A stitch too far?
When Lady Bracknell became enfeebled, knitting became too painful a pursuit for her, and she was forced to give it up. Gradually, over the intervening years, she has reluctantly relinquished almost all her books of knitting patterns to the local charity shop. (Although she still retains - somewhere - a copy of Melinda Coss's book of knitting patterns based on Clarice Cliff designs: should said book strike any of her regular readers as being something after which they would always have yearned had they but been aware of its existence, Lady Bracknell might be persuaded to endeavour a trip to the Post Office.)
Younger readers may not be aware that there was a great revival of the art of hand-knitting in the 1980's. Where previously the choice of yarns had been less than inspired, there was a sudden explosion on to the market of yarns in bright, rich colours and a variety of novel textures. If Lady Bracknell is not mistaken, she used to order wool by post from a supplier in the Shetland Islands, choosing the colours carefully from the charming shade card with which they had provided her.
Given that knitting was suddenly a youthful pursuit, and no longer the sole preserve of mousy women of a certain age, patterns appeared for "zany" knitted novelties such as vegetables, potted plants and jewellery knitted out of wire. Lady Bracknell herself recalls knitting a pair of duck's feet for a friend. (She hastens to add that this was done at the friend's request: it was not the aristocratic equivalent of leaving a horse's head on someone's pillow.)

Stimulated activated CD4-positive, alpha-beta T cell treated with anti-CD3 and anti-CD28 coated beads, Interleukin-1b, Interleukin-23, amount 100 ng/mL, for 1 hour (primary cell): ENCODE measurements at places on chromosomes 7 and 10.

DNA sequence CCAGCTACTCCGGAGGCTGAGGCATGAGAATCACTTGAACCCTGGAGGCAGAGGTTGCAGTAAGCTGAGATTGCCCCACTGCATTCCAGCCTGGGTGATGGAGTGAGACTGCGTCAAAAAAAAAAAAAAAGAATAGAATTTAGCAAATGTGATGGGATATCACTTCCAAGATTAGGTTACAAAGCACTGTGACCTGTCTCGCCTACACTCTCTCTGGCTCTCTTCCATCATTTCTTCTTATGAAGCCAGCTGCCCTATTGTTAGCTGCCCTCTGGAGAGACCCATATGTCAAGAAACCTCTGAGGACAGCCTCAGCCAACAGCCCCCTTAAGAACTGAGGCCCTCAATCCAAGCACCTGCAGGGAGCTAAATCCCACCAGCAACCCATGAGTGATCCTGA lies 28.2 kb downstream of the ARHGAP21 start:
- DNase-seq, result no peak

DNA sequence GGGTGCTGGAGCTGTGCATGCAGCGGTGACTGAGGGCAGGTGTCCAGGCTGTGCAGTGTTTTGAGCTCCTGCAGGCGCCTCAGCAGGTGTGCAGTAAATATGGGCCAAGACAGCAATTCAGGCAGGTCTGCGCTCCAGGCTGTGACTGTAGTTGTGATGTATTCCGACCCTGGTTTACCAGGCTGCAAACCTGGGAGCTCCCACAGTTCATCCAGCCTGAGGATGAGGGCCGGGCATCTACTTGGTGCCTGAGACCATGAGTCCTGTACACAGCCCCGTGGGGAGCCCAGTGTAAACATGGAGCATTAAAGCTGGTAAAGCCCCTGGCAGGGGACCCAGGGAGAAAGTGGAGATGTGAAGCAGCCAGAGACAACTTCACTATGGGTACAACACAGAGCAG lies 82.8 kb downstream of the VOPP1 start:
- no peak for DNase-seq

Lady Bracknell was reminded of her old pastime by one of the search terms which was used yesterday to bring a reader to her humble blog. It is a search term by which she is bemused, and she hopes that one of her readers may be able to shed some light on the matter.
The search term in question is: "wheelchair knitting patterns".
As already alluded to, Lady Bracknell has created a variety of knitted novelty items in her time. But, while knitting can produce more versatile results than is often popularly imagined to be the case, it is not without its limitations. One thing knitted fabric is not is rigid. Lady Bracknell cannot but suspect that a knitted wheelchair would hardly be fit for purpose.
Lady Bracknell's second idea was that the search term might have been intended to produce patterns which can be knitted by a wheelchair user. However, while Lady Bracknell would not be at all surprised to learn that knitting while seated in a wheelchair requires an adaptation to the standard method, this surely would be an issue of technique, rather than one of specific patterns? Or are wheelchair users forbidden from knitting anything interesting, and doomed to constructing blankets to cover their knees, and capes to protect themselves from the elements?
Lady Bracknell trusts that enlightenment on this puzzling issue will shortly be forthcoming by way of Blogger's useful comments facility.